Senior Executive Opinions: Are You Optimistic for 2010?


“Are You Optimistic for 2010?”

We asked our BlueSteps senior executive members to share their opinions on the economic outlook for 2010 and included their responses in our article titled 'Forget the Media Hype: Senior Executive Opinions on the 2010 Economic Outlook'. Please see below for a selection of the full responses, and if you would like to join the debate, please visit our Executive Search Network LinkedIn group.

Andy Harris, CEO
"Yes optimistic. It's the only way to approach each year, each month, each day. No matter the economy, there are always opportunities to grow and get better at what we do. In general, the overall business climate has stabilized and there are signs of improvement across many sectors for 2010. Still, visibility remains low, and there are many concerns about the effects of unemployment. With or without economic recovery, our company has identified many opportunities to expand and grow our sales and profitability, and develop our people and business relationships. We are very optimistic for the longer term."

Darrell W. Gunter, EVP / Chief Marketing Officer
“Yes I am. As I look at the performance of UPS and FedEX, their shipments are up which means that goods are moving. We also see that many companies will need to replenish their inventories and this will help our factory orders. 2010 will be an improvement but it will not be the traditional hockey stick growth.”

Dietmar von Polenz. Owner at interim4automotive
“Truly, many indicators show the right positive direction. But there are considerable risks, which can stop or turn down the indicated and desired recovery:

•    Debt crisis in the Arabian Gulf states (might sell assets in stock market to gain liquidity)
•    High debts of state budgets and consumers everywhere
•    Positive artificial effects of government spending programs as "cash for clunkers" stopped or cannot be prolonged (for debt reasons and for free allocation of economic factors in market economies)
•    Many corporations held their workforce on reduced weekly hour base, which cannot be maintained much longer if order entry does not raise again; then there will be layoffs and insolvencies, which will have negative impact on consumer climate and credit installments
•    Rising oil and commodity prices before economy will really get momentum

No reason for hype, but all can be happy if 2010 will show a smooth and sustainable recovery.”

Andy Horn, Sales Focused Senior Executive
“If the energy from the market is anything to go by, then it is going to be an excellent year. There will of course be challenges, but the market conditions of the last year require Leadership rather than Management to gain the best return. This is the time for Leaders.”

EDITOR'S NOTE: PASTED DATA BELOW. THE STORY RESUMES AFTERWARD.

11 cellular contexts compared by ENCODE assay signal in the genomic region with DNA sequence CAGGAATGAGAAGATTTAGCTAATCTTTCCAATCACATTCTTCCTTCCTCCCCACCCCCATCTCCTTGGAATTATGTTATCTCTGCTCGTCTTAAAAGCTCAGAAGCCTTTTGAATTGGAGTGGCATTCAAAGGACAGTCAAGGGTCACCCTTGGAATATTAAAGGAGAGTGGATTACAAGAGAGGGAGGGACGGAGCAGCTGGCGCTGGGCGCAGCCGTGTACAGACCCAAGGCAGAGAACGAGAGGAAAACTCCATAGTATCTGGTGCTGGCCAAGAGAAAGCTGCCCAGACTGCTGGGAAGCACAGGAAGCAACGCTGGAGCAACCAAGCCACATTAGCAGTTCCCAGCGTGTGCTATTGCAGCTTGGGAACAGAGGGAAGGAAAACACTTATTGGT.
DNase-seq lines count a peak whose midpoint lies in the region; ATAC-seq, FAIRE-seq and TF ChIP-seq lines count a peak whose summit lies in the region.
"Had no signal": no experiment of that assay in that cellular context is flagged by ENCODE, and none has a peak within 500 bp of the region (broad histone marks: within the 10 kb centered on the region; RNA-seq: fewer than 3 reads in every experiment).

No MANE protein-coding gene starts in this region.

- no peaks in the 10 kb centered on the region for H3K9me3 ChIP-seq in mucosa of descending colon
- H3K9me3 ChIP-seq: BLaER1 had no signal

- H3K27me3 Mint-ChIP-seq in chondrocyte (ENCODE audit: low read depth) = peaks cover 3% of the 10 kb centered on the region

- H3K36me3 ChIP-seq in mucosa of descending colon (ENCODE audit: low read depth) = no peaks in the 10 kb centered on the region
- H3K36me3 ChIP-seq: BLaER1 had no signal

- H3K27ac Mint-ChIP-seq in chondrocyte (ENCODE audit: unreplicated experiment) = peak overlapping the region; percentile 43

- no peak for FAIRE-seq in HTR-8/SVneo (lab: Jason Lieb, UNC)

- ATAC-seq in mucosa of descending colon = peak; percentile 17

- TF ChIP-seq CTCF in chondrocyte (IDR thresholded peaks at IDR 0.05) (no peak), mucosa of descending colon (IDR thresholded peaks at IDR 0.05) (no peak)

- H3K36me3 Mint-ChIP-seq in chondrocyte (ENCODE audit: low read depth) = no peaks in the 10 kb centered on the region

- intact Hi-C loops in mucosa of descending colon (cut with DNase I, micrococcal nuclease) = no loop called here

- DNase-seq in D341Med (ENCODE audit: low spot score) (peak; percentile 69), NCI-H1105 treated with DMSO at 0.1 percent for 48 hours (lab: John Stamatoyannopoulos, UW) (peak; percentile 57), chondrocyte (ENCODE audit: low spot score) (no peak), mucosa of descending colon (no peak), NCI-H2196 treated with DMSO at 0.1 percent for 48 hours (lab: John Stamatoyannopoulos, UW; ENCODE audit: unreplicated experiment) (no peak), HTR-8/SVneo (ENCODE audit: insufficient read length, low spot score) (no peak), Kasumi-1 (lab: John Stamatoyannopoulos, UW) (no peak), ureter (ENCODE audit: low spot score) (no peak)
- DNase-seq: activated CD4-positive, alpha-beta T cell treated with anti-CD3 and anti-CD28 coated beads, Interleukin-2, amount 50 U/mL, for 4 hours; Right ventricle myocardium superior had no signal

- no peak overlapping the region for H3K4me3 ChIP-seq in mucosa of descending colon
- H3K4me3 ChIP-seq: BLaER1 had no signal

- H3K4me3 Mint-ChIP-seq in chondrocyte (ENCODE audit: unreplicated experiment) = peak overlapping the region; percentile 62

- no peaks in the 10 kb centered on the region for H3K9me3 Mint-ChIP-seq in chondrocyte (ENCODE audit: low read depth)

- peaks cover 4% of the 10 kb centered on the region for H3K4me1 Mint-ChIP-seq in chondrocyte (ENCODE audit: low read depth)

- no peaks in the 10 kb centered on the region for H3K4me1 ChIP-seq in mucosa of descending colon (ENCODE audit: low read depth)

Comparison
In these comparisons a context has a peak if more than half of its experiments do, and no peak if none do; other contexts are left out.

Todd Nelson, Chief Marketing and Communications Executive

“I am optimistic that 2010 will show improvement over the past two years, but I also believe hiring in 2010 will be limited to key positions with direct impact on organizations' operations and bottom lines. Furloughs will continue, as will delayed raises and reduced bonuses. The majority of unemployed and underemployed workers will be hard pressed to see marked betterment.”

Peter Altschuler, Senior Marketing and Creative Strategist

“The markets are never an indicator of economic health, and that's been patently obvious over the past two years. Stocks may have gained, but unemployment has risen, debt has soared, and trade has declined. Unless jobs are created, the cash available for non-essential goods will remain stagnant or become even scarcer, and that will fuel further reductions in employment as margins deteriorate in sectors such as food, healthcare, and other basic industries. Right now, the only money being made is speculative; oil is the prime example. Despite lower consumption and higher reserves than a year ago, the price of oil has risen and gasoline at the pump is 30 - 50% higher than at this time last year. In the tradition of "lies, damn lies, and statistics," the numbers look good but the reality is far more sobering.”


This article was written by Christian Pielow from the Association of Executive Search Consultants (AESC).

BlueSteps is the exclusive service of the AESC that puts senior executives on the radar screen of over 6,000 executive search professionals in over 70 countries. Be visible, and be considered for up to 50,000 opportunities handled by AESC search firms every year. Find out more at www.BlueSteps.com.

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